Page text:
Amazon to test one-hour catwalk-to-doorstep deliveries at Nicopanda show

One-hour delivery option will be available only to Amazon Prime members in London and will come at a cost

Reuters September 18, 2017
The logo of the web service Amazon is pictured in this June 8, 2017 illustration photo. PHOTO: REUTERS

LONDON: Online retailer Amazon aims to take the “see now, buy now” model of making clothes seen in catwalk shows quickly available to consumers to a new level, offering one-hour delivery on items shown in a fashion show on Saturday night to customers in London.

Former Diesel creative director Nicola Formichetti’s Nicopanda label has partnered with the online giant for the initiative, featuring a selection of clothes seen at the label’s London Fashion Week show to consumers.

Amazon launches 'try-before-you-buy' fashion service

The clothes comprise a six-piece unisex street wear collection including a hoodie, a long sleeve tee, a bomber jacket, an oversized scarf, a clutch bag and leggings. The one-hour delivery option will be available only to Amazon Prime members in London, and will come at a cost.

“Nicopanda’s designs immediately turn heads,” Susan Saideman, vice president for Amazon Fashion Europe said in a statement. “We’re excited to bring such an exciting brand to our customers for the first time.”

Nicopanda is known for brightly coloured street wear, adorned with graphic motifs, including its cartoon panda.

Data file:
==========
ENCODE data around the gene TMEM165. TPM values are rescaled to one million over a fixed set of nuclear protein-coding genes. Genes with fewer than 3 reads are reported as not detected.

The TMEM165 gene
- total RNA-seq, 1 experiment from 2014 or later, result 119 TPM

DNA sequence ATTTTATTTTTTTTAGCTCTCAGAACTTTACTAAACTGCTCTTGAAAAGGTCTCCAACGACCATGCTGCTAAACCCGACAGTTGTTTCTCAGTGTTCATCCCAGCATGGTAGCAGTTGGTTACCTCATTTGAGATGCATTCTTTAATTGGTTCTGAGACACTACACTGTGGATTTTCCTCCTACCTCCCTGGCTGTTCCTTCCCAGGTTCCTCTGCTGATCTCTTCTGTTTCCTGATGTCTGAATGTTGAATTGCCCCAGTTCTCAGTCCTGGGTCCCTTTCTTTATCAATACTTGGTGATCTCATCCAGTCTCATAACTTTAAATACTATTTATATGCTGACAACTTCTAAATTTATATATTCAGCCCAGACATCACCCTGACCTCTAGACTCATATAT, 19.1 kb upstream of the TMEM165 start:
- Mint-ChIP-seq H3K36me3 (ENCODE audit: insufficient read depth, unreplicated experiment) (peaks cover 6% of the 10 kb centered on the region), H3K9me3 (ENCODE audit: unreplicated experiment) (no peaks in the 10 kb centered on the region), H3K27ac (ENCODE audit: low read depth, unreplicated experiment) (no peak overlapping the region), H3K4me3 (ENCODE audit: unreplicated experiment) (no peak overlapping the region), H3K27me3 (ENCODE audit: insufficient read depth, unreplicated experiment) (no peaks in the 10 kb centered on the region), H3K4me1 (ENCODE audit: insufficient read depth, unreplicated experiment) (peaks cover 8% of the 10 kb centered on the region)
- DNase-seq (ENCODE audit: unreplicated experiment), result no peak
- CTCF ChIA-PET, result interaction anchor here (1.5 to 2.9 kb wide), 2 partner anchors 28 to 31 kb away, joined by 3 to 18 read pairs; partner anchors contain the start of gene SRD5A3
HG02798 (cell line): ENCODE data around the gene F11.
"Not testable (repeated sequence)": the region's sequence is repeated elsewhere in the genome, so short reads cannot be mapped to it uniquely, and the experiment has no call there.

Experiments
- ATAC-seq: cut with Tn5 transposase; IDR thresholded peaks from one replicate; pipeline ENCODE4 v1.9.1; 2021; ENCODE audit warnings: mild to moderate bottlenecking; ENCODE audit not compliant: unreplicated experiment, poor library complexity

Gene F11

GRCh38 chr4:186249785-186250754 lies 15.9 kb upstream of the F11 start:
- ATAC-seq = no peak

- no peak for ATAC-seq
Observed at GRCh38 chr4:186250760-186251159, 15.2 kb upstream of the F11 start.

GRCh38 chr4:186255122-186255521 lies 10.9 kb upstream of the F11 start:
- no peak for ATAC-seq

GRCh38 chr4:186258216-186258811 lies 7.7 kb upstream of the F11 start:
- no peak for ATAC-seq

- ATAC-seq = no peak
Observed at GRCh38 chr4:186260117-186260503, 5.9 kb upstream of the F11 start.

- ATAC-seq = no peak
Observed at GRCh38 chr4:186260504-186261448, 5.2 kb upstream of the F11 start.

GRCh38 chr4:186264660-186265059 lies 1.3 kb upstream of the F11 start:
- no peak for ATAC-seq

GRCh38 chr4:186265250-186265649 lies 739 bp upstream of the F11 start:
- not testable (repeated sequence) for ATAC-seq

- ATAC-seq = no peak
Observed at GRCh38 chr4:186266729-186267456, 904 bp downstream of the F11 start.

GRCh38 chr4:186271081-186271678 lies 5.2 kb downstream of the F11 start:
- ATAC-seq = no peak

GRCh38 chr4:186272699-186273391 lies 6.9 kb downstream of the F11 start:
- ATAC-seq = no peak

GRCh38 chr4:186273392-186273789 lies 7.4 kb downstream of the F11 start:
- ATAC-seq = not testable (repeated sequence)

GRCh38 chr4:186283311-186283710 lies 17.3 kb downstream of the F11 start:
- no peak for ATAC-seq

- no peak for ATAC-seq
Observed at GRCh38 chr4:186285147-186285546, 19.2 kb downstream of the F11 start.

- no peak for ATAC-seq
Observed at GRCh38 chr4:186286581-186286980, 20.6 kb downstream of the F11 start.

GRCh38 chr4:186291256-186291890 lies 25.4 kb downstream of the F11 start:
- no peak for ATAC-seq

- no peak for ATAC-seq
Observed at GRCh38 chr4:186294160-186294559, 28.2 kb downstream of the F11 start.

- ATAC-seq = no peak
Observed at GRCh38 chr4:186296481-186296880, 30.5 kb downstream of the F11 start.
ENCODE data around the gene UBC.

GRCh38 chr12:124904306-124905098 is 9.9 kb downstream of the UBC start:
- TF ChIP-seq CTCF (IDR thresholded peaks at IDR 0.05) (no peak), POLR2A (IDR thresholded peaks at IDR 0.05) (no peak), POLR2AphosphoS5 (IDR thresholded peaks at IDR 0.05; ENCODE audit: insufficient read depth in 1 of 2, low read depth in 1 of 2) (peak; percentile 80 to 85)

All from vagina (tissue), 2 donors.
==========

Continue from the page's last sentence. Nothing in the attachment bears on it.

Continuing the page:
Amazon pushes into Southeast Asia with Singapore launch

Amazon has been making inroads into the apparel industry - launching its own label, Find, as well as a try-before-you-buy subscription-based box shopping service.

But speedy delivery is a new twist on an existing business model. Amazon and Nicopanda are not the only labels embracing the “see now, buy now” idea at London Fashion Week, with big labels including Burberry, Topshop and Tommy Hilfiger pursuing similar strategies.

Some major labels have adopted the model in recent years but it is unclear if it represents a direction the whole industry will move in. Labels such as Tom Ford and Thai-American designer Thakoon Panichgul’s eponymous label notably abandoned the strategy after experimenting with it at their shows.

Facebook Conversations


Replying to X

Comments are moderated and generally will be posted if they are on-topic and not abusive.

For more information, please see our Comments FAQ

Load Next Story